But we’re talking about the possibility of terraforming the planet here. Whatever hypothetical life we find on Mars would be adapted to the wholly inhospitable (for humans) conditions there. We’re looking at the Martian surface’s current conditions where a human being without a spacesuit would die a rather horrific death in less than a minute. If we somehow modified the Martian environment to be a close enough match to the one we evolved in for us to survive, we would almost certainly kill off any Martian life living there now.

In other words, shortly after discovering the Second Genesis, we would embark on the next genocide. Some of you might be thinking, “Well…it’s just microbes and maybe some worms or bugs.” But does that justify our actions? Do we have the right to extinguish all life on another world to create more room for ourselves?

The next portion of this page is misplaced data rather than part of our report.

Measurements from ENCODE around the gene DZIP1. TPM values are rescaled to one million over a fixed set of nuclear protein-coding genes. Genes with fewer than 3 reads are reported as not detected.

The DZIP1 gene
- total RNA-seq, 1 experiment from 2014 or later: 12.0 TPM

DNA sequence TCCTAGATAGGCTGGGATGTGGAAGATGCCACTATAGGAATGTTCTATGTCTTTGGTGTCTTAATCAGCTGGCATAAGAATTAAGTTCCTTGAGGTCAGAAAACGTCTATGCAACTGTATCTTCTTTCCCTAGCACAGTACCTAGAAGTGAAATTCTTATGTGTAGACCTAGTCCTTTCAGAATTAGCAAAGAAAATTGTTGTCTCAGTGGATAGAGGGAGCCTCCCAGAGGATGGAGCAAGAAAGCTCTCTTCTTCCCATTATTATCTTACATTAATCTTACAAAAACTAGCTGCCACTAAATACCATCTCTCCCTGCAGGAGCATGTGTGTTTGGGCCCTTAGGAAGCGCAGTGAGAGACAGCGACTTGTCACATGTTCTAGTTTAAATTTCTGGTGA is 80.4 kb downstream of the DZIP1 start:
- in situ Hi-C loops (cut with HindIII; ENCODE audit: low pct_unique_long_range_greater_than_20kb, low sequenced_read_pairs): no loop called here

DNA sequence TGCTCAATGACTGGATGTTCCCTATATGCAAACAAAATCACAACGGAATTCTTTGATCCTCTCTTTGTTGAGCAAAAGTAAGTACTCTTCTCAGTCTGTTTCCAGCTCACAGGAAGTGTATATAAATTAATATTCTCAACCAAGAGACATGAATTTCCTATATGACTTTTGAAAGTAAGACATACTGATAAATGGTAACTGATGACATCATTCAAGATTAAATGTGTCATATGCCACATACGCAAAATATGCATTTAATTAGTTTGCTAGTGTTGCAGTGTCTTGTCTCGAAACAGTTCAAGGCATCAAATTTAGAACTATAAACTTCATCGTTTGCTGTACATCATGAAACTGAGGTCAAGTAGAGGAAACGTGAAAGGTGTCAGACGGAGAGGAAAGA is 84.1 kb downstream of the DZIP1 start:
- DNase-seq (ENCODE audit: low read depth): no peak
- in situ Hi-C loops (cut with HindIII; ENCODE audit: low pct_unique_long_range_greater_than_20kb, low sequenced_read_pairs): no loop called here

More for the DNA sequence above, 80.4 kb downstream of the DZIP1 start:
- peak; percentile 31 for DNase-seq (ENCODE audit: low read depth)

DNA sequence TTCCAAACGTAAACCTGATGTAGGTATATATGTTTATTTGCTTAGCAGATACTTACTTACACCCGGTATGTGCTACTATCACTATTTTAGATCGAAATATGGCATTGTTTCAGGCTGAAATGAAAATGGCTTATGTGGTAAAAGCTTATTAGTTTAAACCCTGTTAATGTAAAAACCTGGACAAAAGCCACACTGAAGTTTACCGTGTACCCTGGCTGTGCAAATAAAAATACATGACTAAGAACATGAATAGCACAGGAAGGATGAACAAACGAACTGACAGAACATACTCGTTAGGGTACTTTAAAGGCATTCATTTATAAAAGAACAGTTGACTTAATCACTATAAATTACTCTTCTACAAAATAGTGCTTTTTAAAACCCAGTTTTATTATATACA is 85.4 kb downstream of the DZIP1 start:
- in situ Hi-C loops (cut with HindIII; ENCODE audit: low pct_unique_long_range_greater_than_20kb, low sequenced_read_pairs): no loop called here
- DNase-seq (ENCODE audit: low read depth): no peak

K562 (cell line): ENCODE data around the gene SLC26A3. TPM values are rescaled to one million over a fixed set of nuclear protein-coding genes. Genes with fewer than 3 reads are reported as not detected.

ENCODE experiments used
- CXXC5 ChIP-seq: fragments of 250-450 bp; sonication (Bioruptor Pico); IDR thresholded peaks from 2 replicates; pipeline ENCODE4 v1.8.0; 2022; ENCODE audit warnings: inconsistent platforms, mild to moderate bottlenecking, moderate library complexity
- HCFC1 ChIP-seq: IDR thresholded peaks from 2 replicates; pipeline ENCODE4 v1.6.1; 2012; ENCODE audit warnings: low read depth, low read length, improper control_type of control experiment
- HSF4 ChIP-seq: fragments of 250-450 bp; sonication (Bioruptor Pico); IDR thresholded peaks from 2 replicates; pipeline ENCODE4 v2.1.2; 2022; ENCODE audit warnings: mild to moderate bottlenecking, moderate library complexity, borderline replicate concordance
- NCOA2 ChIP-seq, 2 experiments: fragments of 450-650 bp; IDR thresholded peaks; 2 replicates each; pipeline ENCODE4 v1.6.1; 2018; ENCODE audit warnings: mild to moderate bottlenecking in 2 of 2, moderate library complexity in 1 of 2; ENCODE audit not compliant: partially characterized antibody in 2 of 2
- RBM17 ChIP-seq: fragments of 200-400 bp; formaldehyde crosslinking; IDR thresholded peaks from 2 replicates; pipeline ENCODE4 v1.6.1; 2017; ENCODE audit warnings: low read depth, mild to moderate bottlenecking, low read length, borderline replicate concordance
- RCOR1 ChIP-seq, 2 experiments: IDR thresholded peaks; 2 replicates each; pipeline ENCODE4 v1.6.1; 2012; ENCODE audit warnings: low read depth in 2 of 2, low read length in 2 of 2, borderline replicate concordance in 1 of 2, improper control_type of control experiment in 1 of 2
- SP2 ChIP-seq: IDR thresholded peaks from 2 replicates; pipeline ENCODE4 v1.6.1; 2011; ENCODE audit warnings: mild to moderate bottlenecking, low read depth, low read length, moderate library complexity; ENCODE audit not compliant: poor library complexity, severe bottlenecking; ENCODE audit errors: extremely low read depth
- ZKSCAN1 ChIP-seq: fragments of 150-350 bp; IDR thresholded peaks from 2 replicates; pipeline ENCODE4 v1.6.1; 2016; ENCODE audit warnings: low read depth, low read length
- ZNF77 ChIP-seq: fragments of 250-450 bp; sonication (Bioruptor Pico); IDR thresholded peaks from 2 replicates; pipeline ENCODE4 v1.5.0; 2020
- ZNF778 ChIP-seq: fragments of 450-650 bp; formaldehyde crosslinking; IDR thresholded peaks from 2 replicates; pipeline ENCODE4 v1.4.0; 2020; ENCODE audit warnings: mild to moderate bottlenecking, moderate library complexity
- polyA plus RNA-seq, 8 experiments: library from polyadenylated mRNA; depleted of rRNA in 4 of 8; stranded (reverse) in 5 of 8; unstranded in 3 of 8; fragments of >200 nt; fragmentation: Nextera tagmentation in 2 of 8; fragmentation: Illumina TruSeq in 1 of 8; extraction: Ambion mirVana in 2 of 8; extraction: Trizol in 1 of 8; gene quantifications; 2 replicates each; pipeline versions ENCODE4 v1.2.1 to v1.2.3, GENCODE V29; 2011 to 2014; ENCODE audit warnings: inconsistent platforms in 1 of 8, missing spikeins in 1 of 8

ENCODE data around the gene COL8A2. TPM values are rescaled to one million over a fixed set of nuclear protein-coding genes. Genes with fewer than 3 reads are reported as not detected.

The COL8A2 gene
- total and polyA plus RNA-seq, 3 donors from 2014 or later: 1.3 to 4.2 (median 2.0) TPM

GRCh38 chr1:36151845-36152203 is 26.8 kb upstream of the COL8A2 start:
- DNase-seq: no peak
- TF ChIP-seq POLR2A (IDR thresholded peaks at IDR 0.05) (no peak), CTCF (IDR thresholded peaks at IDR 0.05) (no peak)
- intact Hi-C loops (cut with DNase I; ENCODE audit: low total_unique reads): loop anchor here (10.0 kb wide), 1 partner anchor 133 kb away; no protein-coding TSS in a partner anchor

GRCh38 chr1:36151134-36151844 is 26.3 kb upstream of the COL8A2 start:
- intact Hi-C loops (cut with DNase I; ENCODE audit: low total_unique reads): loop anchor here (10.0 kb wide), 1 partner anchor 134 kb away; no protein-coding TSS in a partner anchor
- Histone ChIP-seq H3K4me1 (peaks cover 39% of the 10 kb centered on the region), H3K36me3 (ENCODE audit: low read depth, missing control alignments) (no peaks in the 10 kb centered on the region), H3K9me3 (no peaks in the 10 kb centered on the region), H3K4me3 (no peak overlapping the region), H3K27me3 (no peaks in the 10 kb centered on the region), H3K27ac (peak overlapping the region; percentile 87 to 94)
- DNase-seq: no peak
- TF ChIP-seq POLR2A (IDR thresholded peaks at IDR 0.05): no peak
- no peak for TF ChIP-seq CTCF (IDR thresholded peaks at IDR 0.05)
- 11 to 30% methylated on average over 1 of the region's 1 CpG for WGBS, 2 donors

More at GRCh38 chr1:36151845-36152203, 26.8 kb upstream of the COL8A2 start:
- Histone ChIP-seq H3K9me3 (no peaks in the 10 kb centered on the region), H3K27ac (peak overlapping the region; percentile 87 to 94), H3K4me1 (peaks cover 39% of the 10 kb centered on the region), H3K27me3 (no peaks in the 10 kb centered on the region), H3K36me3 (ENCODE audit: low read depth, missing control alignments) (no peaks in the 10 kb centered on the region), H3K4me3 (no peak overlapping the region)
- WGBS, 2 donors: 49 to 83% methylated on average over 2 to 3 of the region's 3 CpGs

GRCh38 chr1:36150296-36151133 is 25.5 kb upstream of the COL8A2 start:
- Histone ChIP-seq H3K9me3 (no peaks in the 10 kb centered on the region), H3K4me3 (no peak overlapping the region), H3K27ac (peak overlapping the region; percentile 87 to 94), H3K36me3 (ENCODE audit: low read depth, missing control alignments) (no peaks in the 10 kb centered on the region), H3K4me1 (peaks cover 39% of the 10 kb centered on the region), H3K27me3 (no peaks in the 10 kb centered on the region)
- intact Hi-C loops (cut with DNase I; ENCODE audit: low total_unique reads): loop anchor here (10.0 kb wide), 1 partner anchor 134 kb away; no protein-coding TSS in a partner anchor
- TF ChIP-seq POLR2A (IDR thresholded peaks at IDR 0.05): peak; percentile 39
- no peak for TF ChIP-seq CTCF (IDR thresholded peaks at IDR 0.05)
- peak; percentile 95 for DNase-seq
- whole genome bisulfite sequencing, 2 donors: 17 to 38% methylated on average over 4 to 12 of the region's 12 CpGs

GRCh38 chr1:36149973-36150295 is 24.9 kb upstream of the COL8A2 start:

Before we worry about all of that, could we even pull off terraforming?

The issue of whether humans could convert Mars into Earth 2.0 has been studied for quite a while. The answer, at least according to NASA, is no. Or at least it’s not possible with humanity’s current level of technology. Though much of the Martian atmosphere is composed of carbon dioxide, it’s only 1% as thick as the air on Earth. There is not enough CO2 remaining in the Martian atmosphere to provide significant greenhouse warming. Further, it’s unclear if Mars is even capable of holding onto any significant amounts of gas released into the atmosphere because it’s lost most of its magnetosphere, and the solar wind would probably strip it away.